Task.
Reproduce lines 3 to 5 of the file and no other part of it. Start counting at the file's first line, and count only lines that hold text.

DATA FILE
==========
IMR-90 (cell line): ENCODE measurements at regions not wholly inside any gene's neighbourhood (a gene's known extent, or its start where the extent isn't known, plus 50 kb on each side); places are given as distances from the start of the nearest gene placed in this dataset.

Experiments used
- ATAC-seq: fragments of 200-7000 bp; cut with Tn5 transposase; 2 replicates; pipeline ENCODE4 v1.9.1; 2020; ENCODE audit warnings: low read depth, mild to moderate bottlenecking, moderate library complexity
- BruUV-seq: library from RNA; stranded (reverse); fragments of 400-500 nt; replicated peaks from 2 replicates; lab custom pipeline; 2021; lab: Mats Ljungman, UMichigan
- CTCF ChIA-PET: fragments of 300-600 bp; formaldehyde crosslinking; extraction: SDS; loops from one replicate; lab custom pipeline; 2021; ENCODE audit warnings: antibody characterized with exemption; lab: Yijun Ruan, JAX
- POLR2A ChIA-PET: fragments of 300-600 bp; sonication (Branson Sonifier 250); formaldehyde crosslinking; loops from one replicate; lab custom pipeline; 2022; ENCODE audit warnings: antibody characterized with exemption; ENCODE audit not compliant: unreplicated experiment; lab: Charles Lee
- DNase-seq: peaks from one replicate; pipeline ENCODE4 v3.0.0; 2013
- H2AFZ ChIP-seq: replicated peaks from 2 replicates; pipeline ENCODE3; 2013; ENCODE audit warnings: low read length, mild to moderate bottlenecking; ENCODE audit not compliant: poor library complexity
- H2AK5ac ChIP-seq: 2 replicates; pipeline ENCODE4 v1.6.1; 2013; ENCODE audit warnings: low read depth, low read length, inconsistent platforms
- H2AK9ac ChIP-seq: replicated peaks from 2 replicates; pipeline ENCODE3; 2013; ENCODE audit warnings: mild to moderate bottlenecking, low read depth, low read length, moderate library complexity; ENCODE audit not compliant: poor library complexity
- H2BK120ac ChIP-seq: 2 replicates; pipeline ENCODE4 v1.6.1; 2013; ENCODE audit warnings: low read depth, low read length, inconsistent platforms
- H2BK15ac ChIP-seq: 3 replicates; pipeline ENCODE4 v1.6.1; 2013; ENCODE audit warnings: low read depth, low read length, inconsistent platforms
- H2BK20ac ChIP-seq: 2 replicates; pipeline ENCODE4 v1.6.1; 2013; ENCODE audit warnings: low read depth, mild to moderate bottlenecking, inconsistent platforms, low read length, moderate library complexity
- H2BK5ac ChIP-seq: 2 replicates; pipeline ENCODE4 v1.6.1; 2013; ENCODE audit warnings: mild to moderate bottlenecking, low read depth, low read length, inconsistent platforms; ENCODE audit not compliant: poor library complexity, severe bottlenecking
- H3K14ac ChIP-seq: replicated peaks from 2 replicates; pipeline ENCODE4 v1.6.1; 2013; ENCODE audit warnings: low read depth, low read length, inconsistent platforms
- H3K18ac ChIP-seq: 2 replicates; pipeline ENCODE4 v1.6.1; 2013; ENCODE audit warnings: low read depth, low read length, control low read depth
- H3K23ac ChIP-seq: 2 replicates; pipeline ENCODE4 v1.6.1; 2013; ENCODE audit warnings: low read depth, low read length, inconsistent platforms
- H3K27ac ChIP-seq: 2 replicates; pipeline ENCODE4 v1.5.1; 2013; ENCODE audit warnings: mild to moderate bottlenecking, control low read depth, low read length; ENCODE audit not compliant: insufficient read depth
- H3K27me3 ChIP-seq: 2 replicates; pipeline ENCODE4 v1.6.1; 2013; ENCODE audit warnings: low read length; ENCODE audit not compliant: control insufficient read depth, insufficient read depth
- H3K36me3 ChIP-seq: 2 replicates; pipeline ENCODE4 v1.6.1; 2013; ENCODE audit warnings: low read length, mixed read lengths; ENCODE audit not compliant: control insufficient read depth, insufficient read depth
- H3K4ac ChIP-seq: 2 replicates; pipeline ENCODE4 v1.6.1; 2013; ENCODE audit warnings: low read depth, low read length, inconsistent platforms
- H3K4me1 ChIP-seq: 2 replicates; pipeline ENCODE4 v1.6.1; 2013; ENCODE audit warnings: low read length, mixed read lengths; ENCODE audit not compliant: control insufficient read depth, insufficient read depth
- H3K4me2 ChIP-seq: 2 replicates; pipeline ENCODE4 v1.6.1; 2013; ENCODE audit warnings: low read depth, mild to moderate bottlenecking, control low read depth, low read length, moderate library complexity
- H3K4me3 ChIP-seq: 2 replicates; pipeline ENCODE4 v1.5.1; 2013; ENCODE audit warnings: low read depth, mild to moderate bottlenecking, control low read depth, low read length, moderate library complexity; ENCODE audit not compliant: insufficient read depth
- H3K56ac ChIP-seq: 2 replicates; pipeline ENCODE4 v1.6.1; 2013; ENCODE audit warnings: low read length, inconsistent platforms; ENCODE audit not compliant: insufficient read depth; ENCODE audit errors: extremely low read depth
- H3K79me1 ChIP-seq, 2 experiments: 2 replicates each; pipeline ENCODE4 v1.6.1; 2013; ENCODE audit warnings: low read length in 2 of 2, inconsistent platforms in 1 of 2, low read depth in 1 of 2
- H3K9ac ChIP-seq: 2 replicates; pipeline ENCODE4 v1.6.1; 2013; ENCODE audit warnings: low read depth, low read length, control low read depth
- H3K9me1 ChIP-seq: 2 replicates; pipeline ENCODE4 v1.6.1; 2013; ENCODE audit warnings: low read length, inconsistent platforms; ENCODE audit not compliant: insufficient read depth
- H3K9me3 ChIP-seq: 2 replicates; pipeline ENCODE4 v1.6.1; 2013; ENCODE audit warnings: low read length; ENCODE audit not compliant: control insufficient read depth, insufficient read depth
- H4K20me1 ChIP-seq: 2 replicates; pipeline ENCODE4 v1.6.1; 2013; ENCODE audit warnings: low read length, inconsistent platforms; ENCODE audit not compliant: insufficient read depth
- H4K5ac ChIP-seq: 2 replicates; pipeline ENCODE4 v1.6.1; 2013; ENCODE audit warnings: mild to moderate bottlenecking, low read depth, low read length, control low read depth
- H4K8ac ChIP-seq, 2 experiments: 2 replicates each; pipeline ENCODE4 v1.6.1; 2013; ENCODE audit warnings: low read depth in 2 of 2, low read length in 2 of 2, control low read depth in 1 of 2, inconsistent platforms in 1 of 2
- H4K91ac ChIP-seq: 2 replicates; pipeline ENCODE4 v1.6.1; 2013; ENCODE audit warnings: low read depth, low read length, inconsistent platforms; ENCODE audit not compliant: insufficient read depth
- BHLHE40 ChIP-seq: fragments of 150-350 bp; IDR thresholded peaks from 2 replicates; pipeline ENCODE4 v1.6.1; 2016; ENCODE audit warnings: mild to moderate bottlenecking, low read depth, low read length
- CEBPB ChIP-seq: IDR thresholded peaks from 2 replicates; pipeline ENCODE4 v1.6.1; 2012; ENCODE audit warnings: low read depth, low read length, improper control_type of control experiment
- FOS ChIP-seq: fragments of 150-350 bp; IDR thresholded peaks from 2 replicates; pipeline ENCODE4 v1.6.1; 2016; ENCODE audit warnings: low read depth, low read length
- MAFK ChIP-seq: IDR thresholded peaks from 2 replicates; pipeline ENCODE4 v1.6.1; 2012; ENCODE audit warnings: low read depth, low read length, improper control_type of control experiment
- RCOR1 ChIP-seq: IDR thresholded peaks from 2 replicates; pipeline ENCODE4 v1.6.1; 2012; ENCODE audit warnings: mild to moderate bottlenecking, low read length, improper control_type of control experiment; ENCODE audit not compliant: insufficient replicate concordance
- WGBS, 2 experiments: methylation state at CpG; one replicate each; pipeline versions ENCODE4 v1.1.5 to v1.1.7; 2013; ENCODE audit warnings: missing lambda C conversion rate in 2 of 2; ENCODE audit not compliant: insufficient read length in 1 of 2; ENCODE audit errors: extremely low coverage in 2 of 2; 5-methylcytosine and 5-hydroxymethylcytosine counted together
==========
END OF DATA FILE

- ATAC-seq: fragments of 200-7000 bp; cut with Tn5 transposase; 2 replicates; pipeline ENCODE4 v1.9.1; 2020; ENCODE audit warnings: low read depth, mild to moderate bottlenecking, moderate library complexity
- BruUV-seq: library from RNA; stranded (reverse); fragments of 400-500 nt; replicated peaks from 2 replicates; lab custom pipeline; 2021; lab: Mats Ljungman, UMichigan
- CTCF ChIA-PET: fragments of 300-600 bp; formaldehyde crosslinking; extraction: SDS; loops from one replicate; lab custom pipeline; 2021; ENCODE audit warnings: antibody characterized with exemption; lab: Yijun Ruan, JAX